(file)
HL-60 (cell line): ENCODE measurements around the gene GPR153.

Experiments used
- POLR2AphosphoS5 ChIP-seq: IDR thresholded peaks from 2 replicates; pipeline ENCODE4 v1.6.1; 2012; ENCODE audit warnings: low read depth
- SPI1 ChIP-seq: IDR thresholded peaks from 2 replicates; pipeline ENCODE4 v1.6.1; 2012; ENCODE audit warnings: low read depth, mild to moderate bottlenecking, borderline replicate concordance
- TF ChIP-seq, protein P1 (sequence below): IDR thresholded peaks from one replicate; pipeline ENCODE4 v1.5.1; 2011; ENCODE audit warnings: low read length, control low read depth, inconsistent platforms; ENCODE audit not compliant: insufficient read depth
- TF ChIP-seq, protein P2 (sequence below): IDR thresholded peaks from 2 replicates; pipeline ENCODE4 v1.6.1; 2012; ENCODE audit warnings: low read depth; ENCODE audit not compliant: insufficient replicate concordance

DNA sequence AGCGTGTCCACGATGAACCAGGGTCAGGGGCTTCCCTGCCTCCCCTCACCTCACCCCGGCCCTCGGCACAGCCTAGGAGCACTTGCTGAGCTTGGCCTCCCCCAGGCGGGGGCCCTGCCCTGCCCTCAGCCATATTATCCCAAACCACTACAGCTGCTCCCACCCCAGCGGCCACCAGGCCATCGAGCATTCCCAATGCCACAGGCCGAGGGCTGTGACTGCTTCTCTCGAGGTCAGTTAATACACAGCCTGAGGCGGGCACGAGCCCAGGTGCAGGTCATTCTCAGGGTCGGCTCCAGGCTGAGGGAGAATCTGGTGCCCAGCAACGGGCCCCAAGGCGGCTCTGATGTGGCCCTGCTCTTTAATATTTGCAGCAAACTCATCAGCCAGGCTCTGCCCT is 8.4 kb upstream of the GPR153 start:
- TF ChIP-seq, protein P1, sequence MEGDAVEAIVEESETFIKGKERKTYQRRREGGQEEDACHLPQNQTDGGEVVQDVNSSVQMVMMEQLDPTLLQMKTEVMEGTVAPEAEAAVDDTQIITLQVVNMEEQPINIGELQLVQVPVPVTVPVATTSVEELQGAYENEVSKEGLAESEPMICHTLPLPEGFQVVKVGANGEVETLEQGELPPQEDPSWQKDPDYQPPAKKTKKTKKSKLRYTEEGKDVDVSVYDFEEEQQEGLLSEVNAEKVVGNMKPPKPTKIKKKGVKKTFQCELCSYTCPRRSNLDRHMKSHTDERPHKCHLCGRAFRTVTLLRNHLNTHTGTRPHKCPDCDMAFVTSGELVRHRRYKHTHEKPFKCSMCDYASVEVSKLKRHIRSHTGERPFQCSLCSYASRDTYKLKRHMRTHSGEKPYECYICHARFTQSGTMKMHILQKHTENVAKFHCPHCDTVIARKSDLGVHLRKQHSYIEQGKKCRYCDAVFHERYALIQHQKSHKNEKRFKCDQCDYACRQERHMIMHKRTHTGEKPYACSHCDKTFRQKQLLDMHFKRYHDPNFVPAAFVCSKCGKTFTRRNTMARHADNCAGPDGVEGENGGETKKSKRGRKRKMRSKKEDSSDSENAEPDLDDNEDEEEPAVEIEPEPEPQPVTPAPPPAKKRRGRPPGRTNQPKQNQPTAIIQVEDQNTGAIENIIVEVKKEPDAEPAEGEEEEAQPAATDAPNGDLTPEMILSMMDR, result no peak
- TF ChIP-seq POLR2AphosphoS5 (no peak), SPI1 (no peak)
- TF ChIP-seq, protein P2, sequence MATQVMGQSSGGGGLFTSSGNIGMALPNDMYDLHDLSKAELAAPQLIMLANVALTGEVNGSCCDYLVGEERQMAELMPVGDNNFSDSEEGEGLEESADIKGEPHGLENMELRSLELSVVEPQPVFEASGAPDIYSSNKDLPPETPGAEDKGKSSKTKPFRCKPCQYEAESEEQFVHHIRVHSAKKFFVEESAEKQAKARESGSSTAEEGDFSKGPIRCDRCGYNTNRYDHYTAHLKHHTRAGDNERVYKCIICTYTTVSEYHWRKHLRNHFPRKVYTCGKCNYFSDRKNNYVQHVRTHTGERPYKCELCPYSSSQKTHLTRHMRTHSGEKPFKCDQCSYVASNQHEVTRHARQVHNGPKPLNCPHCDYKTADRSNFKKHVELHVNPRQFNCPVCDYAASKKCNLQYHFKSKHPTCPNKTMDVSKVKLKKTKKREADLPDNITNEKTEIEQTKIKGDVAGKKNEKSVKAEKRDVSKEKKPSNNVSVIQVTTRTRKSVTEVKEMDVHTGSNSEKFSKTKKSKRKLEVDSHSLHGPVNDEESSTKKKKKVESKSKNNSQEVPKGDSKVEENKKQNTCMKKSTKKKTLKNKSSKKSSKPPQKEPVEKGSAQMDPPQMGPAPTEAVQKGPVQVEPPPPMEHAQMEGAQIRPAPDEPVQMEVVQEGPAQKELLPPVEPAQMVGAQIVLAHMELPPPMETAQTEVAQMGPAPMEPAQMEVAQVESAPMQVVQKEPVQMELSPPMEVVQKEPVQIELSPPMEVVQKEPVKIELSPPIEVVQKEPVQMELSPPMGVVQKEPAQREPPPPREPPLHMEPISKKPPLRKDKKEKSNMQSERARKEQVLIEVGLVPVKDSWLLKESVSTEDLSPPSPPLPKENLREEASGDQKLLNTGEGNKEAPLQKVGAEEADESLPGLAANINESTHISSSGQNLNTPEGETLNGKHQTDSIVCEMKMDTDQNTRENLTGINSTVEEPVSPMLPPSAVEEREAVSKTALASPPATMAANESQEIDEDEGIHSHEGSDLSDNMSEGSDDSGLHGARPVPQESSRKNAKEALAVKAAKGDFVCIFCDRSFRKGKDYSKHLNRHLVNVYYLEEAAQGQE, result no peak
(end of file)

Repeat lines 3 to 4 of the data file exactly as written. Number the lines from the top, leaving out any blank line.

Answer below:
- POLR2AphosphoS5 ChIP-seq: IDR thresholded peaks from 2 replicates; pipeline ENCODE4 v1.6.1; 2012; ENCODE audit warnings: low read depth
- SPI1 ChIP-seq: IDR thresholded peaks from 2 replicates; pipeline ENCODE4 v1.6.1; 2012; ENCODE audit warnings: low read depth, mild to moderate bottlenecking, borderline replicate concordance